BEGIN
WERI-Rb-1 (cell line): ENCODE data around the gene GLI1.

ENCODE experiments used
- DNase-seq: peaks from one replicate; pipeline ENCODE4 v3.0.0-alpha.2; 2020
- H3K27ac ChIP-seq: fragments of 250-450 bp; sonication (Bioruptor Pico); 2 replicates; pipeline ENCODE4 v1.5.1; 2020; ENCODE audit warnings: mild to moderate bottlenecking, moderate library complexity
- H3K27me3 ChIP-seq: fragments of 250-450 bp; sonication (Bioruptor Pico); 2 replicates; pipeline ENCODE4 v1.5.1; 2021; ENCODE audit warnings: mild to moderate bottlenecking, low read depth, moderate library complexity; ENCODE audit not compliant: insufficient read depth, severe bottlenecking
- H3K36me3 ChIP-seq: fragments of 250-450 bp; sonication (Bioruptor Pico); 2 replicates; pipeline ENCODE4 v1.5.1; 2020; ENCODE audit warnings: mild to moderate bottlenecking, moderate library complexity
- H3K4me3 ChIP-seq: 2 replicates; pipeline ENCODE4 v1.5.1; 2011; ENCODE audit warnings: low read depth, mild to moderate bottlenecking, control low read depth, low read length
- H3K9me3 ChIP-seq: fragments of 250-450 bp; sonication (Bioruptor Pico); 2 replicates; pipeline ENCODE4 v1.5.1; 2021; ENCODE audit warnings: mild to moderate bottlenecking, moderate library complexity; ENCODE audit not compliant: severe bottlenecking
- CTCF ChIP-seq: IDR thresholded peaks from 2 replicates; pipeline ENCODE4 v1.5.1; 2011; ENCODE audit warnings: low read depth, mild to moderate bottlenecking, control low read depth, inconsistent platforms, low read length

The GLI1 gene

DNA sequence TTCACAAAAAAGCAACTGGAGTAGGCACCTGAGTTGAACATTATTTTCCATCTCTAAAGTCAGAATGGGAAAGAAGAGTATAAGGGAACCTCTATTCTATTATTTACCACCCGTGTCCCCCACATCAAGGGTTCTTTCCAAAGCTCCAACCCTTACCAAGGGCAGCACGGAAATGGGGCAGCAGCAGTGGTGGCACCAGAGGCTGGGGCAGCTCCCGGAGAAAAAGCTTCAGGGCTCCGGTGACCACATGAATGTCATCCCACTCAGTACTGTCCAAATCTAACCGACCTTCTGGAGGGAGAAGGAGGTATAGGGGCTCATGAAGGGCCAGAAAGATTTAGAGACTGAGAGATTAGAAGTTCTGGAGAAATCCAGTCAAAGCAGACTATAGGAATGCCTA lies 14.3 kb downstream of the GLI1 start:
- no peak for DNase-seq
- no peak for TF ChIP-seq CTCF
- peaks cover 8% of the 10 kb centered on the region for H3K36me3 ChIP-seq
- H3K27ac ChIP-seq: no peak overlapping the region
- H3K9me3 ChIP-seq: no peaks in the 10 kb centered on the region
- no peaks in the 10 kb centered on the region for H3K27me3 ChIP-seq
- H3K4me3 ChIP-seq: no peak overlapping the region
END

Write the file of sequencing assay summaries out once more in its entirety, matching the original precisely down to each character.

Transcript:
WERI-Rb-1 (cell line): ENCODE data around the gene GLI1.

ENCODE experiments used
- DNase-seq: peaks from one replicate; pipeline ENCODE4 v3.0.0-alpha.2; 2020
- H3K27ac ChIP-seq: fragments of 250-450 bp; sonication (Bioruptor Pico); 2 replicates; pipeline ENCODE4 v1.5.1; 2020; ENCODE audit warnings: mild to moderate bottlenecking, moderate library complexity
- H3K27me3 ChIP-seq: fragments of 250-450 bp; sonication (Bioruptor Pico); 2 replicates; pipeline ENCODE4 v1.5.1; 2021; ENCODE audit warnings: mild to moderate bottlenecking, low read depth, moderate library complexity; ENCODE audit not compliant: insufficient read depth, severe bottlenecking
- H3K36me3 ChIP-seq: fragments of 250-450 bp; sonication (Bioruptor Pico); 2 replicates; pipeline ENCODE4 v1.5.1; 2020; ENCODE audit warnings: mild to moderate bottlenecking, moderate library complexity
- H3K4me3 ChIP-seq: 2 replicates; pipeline ENCODE4 v1.5.1; 2011; ENCODE audit warnings: low read depth, mild to moderate bottlenecking, control low read depth, low read length
- H3K9me3 ChIP-seq: fragments of 250-450 bp; sonication (Bioruptor Pico); 2 replicates; pipeline ENCODE4 v1.5.1; 2021; ENCODE audit warnings: mild to moderate bottlenecking, moderate library complexity; ENCODE audit not compliant: severe bottlenecking
- CTCF ChIP-seq: IDR thresholded peaks from 2 replicates; pipeline ENCODE4 v1.5.1; 2011; ENCODE audit warnings: low read depth, mild to moderate bottlenecking, control low read depth, inconsistent platforms, low read length

The GLI1 gene

DNA sequence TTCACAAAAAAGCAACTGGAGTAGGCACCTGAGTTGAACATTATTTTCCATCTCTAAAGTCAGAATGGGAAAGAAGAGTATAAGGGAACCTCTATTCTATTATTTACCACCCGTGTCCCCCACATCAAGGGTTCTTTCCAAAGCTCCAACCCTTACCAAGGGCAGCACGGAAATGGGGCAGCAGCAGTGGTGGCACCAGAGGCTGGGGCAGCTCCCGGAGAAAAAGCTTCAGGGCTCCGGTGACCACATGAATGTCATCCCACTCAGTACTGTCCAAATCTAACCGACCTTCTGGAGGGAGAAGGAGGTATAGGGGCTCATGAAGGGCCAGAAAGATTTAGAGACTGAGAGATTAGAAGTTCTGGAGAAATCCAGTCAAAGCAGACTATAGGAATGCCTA lies 14.3 kb downstream of the GLI1 start:
- no peak for DNase-seq
- no peak for TF ChIP-seq CTCF
- peaks cover 8% of the 10 kb centered on the region for H3K36me3 ChIP-seq
- H3K27ac ChIP-seq: no peak overlapping the region
- H3K9me3 ChIP-seq: no peaks in the 10 kb centered on the region
- no peaks in the 10 kb centered on the region for H3K27me3 ChIP-seq
- H3K4me3 ChIP-seq: no peak overlapping the region